Welcome to Gwangyang.

April 19, 2015


It's been about a month since we moved back to Korea. Would you like an update? I haven't been taking a lot of photos nor have I had a lot of free time in the past month. Today, I'm recovering from a nasty stomach flu that kept me home from work for two days (so much for my "move abroad and stay healthy" plan!). Might as well tell you what's up.

The first time we moved to Korea, we took teaching positions on Geoje Island, Korea's second largest island and a major international shipbuilding hub. Geoje is a beautiful place with stunning views, beaches, and a booming foreigner population. Geoje is also very expensive, given the number of wealthy engineers living and working there. We loved Geoje for its natural beauty and for the people we met there. But at times, we were frustrated with its small-town culture. We lived in Geoje for a year, teaching at a small, family-run hagwon (after-school academy). We met some incredible friends there, and we fell in love with our students. But we were also exhausted all the time from the demands of our hagwon (mainly the grueling hours and minimal vacation time).

Last month, we moved to Gwangyang to work for the POSCO Educational Foundation. We're living and working on Jecheol, an island created by POSCO and which houses Gwangyang Steel Works, Gwangyang Football Stadium, and our schools - which are attended by employees' children and a select number of students from around the country. Ryan teaches elementary school; I'm teaching high school. It's an interesting experience, having lived and worked in another part of the country in a completely different teaching environment. At our hagwon, we generally worked 2-10pm - a schedule that required adjustment and limited our opportunities to socialize but that offered a sense of quiet and solitude in the morning and early afternoon to hike, make art, cook, etc. These days, my workday runs from 8am-5pm, with an hour lunch and plenty of breaks and time for lesson planning. It is so wonderful to have that time to plan lessons, reflect on how they went, and to ultimately improve my teaching.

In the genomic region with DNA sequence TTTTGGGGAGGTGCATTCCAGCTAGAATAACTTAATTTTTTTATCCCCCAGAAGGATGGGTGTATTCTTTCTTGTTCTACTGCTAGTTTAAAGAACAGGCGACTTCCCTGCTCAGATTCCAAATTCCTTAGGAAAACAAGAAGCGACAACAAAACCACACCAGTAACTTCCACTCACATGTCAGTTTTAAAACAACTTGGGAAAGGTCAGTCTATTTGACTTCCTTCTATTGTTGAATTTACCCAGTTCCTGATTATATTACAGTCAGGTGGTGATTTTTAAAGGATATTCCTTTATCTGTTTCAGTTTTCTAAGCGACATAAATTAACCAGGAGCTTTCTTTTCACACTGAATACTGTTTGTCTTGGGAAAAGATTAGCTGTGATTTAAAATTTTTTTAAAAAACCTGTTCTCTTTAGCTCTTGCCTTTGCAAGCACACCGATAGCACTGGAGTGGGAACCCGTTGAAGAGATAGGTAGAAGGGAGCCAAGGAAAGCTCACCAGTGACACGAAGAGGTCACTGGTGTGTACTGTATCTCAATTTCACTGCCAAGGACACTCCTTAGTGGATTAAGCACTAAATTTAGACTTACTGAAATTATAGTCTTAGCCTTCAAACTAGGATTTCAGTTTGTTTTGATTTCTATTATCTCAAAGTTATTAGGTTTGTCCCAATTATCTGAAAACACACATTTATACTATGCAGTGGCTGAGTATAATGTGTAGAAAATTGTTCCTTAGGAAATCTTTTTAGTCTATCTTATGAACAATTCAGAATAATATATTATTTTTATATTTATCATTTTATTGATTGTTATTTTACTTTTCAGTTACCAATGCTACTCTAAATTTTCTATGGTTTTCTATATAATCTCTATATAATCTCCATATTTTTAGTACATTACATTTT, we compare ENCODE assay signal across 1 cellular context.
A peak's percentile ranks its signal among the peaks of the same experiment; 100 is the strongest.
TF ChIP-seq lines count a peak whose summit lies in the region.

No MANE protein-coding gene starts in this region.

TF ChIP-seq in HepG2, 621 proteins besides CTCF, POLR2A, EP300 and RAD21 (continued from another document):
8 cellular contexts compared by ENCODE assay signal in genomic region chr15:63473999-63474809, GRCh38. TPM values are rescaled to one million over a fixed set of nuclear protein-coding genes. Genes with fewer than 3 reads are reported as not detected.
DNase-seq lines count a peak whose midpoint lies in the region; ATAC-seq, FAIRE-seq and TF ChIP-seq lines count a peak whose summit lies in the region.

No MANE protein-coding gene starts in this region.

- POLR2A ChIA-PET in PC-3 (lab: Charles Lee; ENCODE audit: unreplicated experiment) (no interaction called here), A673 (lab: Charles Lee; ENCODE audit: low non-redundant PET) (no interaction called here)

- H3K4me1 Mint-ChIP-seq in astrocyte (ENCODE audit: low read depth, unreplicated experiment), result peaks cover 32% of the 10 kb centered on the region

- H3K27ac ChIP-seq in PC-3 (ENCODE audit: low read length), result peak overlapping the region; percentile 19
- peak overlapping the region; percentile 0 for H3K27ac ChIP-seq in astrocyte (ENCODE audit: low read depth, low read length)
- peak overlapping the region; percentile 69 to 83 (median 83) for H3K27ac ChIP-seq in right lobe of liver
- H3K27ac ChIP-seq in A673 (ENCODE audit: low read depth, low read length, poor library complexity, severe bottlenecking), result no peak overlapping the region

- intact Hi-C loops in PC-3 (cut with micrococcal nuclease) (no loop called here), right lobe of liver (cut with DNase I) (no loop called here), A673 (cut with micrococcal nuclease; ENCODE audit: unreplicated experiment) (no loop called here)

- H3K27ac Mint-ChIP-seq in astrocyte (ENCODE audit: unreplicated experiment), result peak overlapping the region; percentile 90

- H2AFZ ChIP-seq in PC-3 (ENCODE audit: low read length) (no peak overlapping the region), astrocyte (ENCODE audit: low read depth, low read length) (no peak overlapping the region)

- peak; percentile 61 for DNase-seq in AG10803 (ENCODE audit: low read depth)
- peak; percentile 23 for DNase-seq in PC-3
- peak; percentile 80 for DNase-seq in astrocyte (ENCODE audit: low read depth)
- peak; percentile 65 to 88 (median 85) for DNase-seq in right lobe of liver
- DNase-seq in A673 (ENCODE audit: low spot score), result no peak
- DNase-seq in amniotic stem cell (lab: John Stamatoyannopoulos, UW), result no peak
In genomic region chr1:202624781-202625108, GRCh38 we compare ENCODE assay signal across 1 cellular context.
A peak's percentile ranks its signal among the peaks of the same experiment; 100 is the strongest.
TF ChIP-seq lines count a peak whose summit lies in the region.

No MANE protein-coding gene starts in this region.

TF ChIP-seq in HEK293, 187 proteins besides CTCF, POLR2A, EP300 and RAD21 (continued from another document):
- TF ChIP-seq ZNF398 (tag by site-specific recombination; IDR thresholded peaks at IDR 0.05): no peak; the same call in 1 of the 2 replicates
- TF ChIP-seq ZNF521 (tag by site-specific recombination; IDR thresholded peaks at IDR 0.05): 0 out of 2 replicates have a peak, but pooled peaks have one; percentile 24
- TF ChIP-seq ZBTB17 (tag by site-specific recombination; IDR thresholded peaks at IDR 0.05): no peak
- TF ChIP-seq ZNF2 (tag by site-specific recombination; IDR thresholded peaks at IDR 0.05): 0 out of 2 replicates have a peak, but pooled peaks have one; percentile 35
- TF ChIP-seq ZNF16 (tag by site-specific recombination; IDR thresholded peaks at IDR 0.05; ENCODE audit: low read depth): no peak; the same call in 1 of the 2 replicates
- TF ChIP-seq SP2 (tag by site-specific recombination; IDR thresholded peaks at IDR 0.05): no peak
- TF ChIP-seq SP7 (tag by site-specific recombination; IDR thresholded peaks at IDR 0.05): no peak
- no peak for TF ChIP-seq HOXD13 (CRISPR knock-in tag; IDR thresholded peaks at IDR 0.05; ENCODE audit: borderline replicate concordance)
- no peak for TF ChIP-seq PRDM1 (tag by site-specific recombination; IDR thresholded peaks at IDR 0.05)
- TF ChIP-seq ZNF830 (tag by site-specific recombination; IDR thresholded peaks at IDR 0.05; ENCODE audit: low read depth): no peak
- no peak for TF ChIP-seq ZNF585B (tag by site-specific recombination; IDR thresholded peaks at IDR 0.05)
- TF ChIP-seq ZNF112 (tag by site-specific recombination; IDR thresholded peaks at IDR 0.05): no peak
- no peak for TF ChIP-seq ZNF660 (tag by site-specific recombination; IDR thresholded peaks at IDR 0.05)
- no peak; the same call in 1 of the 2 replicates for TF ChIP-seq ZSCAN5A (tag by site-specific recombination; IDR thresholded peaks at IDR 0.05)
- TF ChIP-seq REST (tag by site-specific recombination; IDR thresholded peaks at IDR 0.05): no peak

I teach 800 students, in collaboration with another native English teacher. This has been a difficult transition for me, given that at our academy, we had no more than 120 students at any given time. We knew each and every student incredibly well and saw them multiple times a week. Working for a public/prep school like this means missing out on that personal interaction with the majority of my students, each of whom I teach only once every other week. I've offered to keep a dialogue journal with a few highly motivated students, one of whom immediately accepted my offer. I've also requested to teach a special class after school for high-level first-year students. Although it was hard to walk away from my last job, I am finding that teaching still feels completely natural to me.

We've already met some fantastic people in Gwangyang and the community of native English teachers is small but well-connected. Gwangyang is a small town; there is no movie theater here. It's a town famous for its bulgogi, prepared over hardwood charcoal and copper grills. Jecheol was bursting with gorgeous cherry blossoms less than two weeks ago. The culture here is different than what we experienced in Geoje, which of course was no surprise. In Gwangyang, I feel more welcome and included in the community, and as a result, held to higher standards. There will be no getting away with not speaking Korean here. I like my coworkers, some of whom are truly dedicated to becoming better teachers. I like our new friends. We have a great apartment (two bedrooms and a sunroom!), and I've started some seedlings for an indoor herb garden. I'm taking the time to study Korean and to hone my photography knowledge and skills. Our island hosted a festival a few weeks ago, and we gorged ourselves on pork roasted on a spit while giving thanks for our freedom and the opportunity to be here.

When we first moved to Korea, everything seemed new and fantastic. This time around, that newness is gone and in its place is a sense of assurance that we've made the right choice, being here again. Here, we have more of the things we needed but lacked at home: more money, more time, more energy. And getting that first paycheck - with no rent to pay - didn't hurt. Given that things are changing for native English teachers in Korea, I feel incredibly grateful to be where I am right now. 

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